Low-code development platforms open the way for greater independence and efficiency for business users. Unfortunately, they sometimes also open the way for attackers, as a result of poor low-code security practices, especially as low-code application security tries to catch up with traditional application security.
Last year, Microsoft’s Detection and Response Team (DART) published the timeline of an attack which leveraged Power Platform, Microsoft’s low-code platform. Using live-off-the-land techniques, the attackers were able to exflitrate sensitive corporate data and maintain complete Office 365 access for 240 days!
This post presents an in-depth analysis of the attack. We will use the small bits and pieces of information (see end of post for a list of sources) that were published to try and understand what happened, and how users of low-code platforms can apply better security controls to prevent similar attacks from happening.
As mentioned above, the attackers were able to maintain a persistent and complete Office 365 access for 240 days. During this time, the attackers were able to discover sensitive data, achieve strong persistence and exfiltrate data – all without the need to install any malware or access the corporate network. As traditional security solutions are based on either host or network agents, this type of attack was very hard to discover, to the extent that it took a security response team more than seven months to complete the investigation and oust the attacker.
Let’s start with a summary of the raw details:
|Target||A “Large Multinational”|
|Adversary||Nation-state backed adversaries|
|Adversary reputation||This APT group targets organizations across multiple industries, including government agencies, financial institutions, and technology companies.|
|Entry point||Password spray|
|Exfiltration point||Microsoft Power Automate|
|Access level achieved||Office 365 Admin|
|Result||Systematic access and exfiltration of data as well as sensitive emails.|
|Time persisted||240 days|
|Time investigated||More than 7 months|
As you can see, this attack went deep. Attackers were able to remain persistent within the environment for more than seven months while the security investigation was already ongoing. It is unclear how much time the attacker remained undetected before the investigation even started.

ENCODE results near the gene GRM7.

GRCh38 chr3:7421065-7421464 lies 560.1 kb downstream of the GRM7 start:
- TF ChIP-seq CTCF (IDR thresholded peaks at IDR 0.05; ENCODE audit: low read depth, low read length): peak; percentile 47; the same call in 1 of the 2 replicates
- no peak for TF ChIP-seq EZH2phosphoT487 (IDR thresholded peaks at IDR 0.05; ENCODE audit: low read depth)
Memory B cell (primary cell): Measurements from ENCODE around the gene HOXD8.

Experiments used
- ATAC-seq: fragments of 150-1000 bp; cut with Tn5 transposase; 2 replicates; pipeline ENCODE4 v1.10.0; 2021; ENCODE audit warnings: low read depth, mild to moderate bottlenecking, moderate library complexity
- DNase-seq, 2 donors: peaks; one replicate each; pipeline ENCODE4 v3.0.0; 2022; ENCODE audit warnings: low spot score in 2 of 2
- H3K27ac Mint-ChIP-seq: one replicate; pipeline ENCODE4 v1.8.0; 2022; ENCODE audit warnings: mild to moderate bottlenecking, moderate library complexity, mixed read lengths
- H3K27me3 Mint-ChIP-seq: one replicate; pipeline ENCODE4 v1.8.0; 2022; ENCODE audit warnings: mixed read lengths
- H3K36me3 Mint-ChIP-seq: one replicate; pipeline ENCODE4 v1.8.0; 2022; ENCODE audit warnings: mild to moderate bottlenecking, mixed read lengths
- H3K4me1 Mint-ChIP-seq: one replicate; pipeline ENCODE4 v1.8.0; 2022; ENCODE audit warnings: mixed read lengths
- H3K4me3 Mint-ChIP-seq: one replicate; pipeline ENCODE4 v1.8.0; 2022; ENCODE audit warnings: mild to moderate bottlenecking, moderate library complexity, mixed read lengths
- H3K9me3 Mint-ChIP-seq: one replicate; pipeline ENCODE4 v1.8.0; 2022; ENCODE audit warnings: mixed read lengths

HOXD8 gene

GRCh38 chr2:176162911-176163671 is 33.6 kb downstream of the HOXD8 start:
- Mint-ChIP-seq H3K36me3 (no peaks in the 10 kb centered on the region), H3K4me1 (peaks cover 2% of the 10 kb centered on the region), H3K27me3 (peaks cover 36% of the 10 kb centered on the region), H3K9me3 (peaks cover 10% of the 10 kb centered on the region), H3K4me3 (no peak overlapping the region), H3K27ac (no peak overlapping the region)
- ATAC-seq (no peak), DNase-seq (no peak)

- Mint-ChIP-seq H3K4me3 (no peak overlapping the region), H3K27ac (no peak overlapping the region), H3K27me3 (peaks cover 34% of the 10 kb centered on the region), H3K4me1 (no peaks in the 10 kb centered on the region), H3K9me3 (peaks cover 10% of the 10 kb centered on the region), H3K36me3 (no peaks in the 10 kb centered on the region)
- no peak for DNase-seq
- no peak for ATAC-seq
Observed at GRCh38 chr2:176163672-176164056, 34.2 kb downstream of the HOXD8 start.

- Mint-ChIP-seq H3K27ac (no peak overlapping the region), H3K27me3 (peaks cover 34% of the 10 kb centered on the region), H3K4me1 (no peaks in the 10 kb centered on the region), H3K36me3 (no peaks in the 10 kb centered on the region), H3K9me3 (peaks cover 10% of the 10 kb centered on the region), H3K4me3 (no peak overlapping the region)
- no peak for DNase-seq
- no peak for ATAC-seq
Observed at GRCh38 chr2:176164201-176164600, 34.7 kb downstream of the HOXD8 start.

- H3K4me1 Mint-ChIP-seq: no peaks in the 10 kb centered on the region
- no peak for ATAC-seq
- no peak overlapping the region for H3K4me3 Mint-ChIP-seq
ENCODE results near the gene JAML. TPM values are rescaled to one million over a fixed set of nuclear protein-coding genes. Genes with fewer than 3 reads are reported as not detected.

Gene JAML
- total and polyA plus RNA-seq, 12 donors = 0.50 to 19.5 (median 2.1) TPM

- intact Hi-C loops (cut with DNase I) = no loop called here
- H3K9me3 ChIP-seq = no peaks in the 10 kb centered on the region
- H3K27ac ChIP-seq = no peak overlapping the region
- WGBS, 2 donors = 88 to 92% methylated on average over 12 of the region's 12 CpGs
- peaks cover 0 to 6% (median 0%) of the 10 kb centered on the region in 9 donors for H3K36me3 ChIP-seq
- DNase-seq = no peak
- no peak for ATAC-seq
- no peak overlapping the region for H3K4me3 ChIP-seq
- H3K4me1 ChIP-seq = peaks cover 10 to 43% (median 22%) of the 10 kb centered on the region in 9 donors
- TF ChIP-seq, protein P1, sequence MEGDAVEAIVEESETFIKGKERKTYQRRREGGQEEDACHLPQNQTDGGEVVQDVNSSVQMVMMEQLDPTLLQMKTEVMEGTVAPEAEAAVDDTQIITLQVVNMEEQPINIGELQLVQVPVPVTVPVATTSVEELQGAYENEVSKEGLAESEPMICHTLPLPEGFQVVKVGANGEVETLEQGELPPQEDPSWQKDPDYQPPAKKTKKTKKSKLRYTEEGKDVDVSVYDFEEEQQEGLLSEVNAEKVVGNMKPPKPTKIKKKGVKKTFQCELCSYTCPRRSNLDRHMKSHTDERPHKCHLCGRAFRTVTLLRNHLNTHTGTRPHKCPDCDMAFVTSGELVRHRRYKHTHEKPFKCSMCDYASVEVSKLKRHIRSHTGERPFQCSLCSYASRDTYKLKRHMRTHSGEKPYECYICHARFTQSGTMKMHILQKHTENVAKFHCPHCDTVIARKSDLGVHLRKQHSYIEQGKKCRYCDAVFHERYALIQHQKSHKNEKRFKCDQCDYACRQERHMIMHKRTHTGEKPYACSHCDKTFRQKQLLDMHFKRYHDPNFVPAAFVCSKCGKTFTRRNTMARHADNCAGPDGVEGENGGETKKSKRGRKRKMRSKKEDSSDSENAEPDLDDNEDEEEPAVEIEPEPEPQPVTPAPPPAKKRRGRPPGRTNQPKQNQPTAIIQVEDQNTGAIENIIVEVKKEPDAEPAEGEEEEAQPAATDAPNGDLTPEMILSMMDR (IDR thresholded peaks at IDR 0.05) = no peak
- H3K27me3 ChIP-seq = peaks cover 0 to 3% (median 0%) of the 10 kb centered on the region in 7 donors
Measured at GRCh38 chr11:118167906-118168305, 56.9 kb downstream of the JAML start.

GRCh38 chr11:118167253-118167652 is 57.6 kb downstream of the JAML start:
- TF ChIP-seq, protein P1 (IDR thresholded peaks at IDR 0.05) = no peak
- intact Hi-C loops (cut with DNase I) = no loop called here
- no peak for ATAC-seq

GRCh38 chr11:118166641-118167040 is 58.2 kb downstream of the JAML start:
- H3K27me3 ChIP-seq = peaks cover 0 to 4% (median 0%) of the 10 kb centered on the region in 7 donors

DART has published a slide which summarizes the chain of events:
Note that the attackers were able to execute an entire successful campaign without ever installing malware and hardly generating any network traffic directly. From the Cyber Kill-Chain perspective, the attackers started with #Delivery and #Exploitation via a Password Spray attack, skipped #Installation, and continued to leverage Office eDiscovery and Compliance Search for #Actions-On-Objective and Microsoft Power Automate for #Command-And-Control.
Many details are still missing, for example:
- What were the attackers able to find using eDiscovery and Compliance Search?
- How did the attacker use Power Automate to orchestrate the process?
- How did they avoid detection when exfiltrating the data?
Let’s try to reproduce the attack and come up with possible answers as we go.
How did it happen? Reproducing the attack
Step 1: Obtain confidential information
Microsoft 365 compliance center offers eDiscovery tools to comply with legal requirements for identifying and delivering specific data across the Office suite. As Microsoft puts it:
“Electronic discovery, or eDiscovery, is the process of identifying and delivering electronic information that can be used as evidence in legal cases. You can use eDiscovery tools in Microsoft 365 to search for content in Exchange Online mailboxes, Microsoft 365 Groups, Microsoft Teams, SharePoint Online and OneDrive for Business sites, and Skype for Business conversations, and Yammer teams. You can search mailboxes and sites in the same eDiscovery search by using the Content Search tool. And you can use Core eDiscovery cases to identify, hold, and export content found in mailboxes and sites.”